It's all about daubing bugs with day-glo orange paint so you know there's a 
problem. Painting them with camo is not the right solution.
August 11, 2012
Re: Which D features to emphasize for academic review article
On 8/11/2012 2:41 PM, bearophile wrote:
> 2) Where the compiler is certain a variable is read before any possible
> initialization, it generates a compile-time error;

This has been suggested repeatedly, but it is in utter conflict with the whole 
notion of default initialization, which nobody complains about for user-defined 
types.
August 11, 2012
Re: Which D features to emphasize for academic review article
On 08/10/2012 06:01 PM, Walter Bright wrote:
> On 8/10/2012 1:38 AM, F i L wrote:
>> Walter Bright wrote:
>>> 3. Floating point values are default initialized to NaN.
>>
>> This isn't a good feature, IMO. C# handles this much more conveniently
>> with just
>> as much optimization/debugging benefit (arguably more so, because it
>> catches NaN
>> issues at compile-time). In C#:
>>
>> class Foo
>> {
>> float x; // defaults to 0.0f
>>
>> void bar()
>> {
>> float y; // doesn't default
>> y ++; // ERROR: use of unassigned local
>>
>> float z = 0.0f;
>> z ++; // OKAY
>> }
>> }
>>
>> This is the same behavior for any local variable,
>
> It catches only a subset of these at compile time. I can craft any
> number of ways of getting it to miss diagnosing it. Consider this one:
>
> float z;
> if (condition1)
> z = 5;
> ... lotsa code ...
> if (condition2)
> z++;
>
> To diagnose this correctly, the static analyzer would have to determine
> that condition1 produces the same result as condition2, or not. This is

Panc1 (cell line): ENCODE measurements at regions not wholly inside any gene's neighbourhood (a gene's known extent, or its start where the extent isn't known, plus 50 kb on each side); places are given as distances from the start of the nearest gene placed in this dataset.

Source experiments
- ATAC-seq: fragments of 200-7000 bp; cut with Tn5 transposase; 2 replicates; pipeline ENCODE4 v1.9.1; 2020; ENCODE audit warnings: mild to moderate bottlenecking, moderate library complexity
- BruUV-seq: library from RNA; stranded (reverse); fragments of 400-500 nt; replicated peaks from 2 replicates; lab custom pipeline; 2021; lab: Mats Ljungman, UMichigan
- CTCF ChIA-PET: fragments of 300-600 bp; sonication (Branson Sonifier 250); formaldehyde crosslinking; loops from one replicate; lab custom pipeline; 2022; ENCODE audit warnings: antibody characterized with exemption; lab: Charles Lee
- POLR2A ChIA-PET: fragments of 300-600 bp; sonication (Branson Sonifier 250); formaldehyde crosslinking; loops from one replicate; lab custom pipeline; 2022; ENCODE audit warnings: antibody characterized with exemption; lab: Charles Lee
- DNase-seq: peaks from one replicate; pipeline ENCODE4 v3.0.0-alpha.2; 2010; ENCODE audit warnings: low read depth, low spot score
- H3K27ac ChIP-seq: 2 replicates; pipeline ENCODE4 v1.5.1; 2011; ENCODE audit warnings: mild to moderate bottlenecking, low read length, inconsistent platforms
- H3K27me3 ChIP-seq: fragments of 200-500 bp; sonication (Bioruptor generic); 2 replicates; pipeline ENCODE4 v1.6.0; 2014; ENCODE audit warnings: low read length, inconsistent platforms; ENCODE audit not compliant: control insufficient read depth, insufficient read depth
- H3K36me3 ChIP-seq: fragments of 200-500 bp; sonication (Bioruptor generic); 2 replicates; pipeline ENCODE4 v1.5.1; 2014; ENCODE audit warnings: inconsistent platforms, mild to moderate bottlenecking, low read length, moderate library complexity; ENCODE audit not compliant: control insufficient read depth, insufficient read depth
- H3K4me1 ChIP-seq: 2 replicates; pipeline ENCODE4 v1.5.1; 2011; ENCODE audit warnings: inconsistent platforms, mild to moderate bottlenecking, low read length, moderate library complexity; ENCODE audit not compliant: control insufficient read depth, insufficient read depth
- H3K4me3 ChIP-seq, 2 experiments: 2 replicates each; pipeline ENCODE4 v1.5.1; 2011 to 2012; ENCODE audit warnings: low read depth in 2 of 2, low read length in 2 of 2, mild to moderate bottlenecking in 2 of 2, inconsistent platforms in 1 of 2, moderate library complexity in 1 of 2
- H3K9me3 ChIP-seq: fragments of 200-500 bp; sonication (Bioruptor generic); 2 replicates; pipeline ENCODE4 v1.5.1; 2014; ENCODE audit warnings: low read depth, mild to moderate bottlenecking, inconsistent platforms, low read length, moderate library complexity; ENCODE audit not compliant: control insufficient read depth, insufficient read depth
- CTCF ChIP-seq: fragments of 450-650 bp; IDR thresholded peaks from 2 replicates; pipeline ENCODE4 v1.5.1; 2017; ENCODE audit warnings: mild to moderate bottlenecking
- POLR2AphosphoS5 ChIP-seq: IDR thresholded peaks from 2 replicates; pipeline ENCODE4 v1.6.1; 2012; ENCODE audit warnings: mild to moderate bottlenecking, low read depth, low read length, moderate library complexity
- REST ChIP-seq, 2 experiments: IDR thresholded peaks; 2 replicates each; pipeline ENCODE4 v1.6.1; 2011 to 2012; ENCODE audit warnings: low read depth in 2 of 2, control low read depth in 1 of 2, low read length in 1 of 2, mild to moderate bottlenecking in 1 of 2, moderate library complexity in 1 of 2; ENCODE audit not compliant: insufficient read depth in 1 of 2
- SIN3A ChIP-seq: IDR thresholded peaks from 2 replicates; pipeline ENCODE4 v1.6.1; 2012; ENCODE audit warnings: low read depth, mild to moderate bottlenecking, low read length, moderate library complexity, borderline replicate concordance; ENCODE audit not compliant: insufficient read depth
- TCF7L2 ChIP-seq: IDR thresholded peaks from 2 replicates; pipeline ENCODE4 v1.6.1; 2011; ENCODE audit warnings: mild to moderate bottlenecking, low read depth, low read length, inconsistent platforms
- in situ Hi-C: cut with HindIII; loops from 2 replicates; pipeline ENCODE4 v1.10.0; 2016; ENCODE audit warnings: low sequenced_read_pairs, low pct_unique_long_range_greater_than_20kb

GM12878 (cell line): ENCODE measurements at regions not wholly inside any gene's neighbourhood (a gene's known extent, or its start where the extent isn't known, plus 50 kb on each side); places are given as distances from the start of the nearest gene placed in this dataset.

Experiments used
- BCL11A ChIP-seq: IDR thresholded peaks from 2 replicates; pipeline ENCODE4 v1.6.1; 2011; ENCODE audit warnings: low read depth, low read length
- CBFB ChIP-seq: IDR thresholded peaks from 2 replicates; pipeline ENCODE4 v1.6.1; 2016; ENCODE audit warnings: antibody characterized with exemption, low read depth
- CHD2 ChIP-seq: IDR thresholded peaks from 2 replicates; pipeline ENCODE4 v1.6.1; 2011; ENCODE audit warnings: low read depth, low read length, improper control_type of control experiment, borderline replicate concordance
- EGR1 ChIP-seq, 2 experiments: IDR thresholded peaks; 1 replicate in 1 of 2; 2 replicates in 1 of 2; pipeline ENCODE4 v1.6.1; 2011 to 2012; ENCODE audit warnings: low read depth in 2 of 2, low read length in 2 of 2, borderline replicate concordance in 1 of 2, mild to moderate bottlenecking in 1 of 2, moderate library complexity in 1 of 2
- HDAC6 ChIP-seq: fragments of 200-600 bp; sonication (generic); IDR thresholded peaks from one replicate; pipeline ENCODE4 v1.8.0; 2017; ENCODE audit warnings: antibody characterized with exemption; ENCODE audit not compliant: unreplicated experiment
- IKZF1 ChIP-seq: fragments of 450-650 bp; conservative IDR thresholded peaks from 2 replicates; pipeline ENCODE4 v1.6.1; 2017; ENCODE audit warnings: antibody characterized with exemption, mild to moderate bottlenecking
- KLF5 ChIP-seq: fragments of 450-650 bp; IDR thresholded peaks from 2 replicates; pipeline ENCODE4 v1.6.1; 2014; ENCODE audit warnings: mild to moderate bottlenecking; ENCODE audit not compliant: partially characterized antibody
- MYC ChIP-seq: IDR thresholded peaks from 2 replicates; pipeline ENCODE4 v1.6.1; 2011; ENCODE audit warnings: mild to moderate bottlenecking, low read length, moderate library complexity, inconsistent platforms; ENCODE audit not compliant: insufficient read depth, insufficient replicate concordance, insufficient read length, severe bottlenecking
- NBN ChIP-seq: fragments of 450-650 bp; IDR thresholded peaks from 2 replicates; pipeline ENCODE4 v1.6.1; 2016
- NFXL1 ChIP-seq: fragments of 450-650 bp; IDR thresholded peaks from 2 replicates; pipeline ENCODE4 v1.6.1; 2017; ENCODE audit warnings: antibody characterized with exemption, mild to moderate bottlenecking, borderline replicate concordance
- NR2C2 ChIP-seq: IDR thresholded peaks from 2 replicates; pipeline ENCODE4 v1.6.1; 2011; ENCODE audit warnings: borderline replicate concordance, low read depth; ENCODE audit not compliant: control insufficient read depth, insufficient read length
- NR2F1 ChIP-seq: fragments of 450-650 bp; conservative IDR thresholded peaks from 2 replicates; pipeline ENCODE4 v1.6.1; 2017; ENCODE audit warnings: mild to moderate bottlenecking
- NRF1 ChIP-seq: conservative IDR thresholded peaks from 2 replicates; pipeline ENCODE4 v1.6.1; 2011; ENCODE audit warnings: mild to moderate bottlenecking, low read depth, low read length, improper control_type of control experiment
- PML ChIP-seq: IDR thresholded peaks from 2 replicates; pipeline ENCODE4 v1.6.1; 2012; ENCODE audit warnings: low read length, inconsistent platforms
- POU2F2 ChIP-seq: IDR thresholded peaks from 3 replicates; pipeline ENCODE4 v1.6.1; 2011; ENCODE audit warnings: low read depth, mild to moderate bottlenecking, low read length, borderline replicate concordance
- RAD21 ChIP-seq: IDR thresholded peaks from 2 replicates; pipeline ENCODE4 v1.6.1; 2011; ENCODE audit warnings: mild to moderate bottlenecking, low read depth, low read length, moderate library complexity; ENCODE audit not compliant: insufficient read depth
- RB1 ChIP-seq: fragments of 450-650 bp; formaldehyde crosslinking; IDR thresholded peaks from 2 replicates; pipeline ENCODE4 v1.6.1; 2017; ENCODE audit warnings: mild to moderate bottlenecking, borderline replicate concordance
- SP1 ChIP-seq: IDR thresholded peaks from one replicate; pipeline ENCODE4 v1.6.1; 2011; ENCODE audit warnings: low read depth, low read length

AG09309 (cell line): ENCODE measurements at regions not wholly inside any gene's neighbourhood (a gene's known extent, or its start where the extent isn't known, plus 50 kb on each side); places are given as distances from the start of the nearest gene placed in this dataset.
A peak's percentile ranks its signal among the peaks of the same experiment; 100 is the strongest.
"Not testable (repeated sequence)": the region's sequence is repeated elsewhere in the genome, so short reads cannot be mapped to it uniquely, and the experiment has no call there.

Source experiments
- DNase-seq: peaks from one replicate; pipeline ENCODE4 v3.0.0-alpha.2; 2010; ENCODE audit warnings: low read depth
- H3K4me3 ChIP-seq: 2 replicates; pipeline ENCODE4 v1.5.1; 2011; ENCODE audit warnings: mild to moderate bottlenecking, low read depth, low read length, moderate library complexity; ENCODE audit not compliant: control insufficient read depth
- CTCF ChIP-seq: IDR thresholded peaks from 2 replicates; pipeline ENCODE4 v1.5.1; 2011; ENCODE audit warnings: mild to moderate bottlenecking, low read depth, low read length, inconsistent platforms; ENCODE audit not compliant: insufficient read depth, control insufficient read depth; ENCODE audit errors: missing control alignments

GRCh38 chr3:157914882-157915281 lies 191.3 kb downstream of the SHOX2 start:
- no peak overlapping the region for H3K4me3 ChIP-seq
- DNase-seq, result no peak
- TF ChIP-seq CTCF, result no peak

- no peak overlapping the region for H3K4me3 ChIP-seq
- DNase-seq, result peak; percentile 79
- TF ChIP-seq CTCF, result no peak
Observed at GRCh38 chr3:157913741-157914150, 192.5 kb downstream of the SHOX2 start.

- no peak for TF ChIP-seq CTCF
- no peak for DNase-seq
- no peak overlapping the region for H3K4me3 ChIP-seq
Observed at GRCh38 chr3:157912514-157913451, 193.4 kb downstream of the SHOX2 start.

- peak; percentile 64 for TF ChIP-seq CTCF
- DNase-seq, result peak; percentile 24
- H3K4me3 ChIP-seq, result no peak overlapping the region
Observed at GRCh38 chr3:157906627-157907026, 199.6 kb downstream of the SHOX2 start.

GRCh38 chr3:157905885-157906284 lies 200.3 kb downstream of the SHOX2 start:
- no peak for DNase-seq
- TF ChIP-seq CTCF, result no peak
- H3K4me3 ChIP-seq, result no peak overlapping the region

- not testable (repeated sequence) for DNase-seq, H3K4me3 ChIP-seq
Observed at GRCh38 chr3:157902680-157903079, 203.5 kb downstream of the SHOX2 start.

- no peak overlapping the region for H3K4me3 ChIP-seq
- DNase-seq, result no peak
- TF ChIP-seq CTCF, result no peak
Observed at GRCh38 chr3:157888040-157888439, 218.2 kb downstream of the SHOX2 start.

> impossible to prove. So the static analyzer either gives up and lets it
> pass, or issues an incorrect diagnostic. So our intrepid programmer is
> forced to write:
>
> float z = 0;
> if (condition1)
> z = 5;
> ... lotsa code ...
> if (condition2)
> z++;
>
> Now, as it may turn out, for your algorithm the value "0" is an
> out-of-range, incorrect value. Not a problem as it is a dead assignment,
> right?
>
> But then the maintenance programmer comes along and changes condition1
> so it is not always the same as condition2, and now the z++ sees the
> invalid "0" value sometimes, and a silent bug is introduced.
>
> This bug will not remain undetected with the default NaN initialization.
>

To address the concern of static analysis being too hard: I wish we 
could have it but limit the amount of static analysis that's done. 
Something like this: the compiler will test branches of if-else 
statements and switch-case statements, but it will not drop into 
function calls with ref parameters nor will it accept initialization in 
looping constructs (foreach, for, while, etc).  A compiler is an 
incorrect implementation if it implements /too much/ static analysis.

The example code you give can be implemented with such limited static 
analysis:

void lotsaCode() {
	... lotsa code ...
}

float z;
if ( condition1 )
{
	z = 5;
	lotsaCode();
	z++;
}
else
{
	lotsaCode();
}

I will, in advance, concede that this does not prevent people from just 
writing "float z = 0;".  In my dream-world the compiler recognizes a set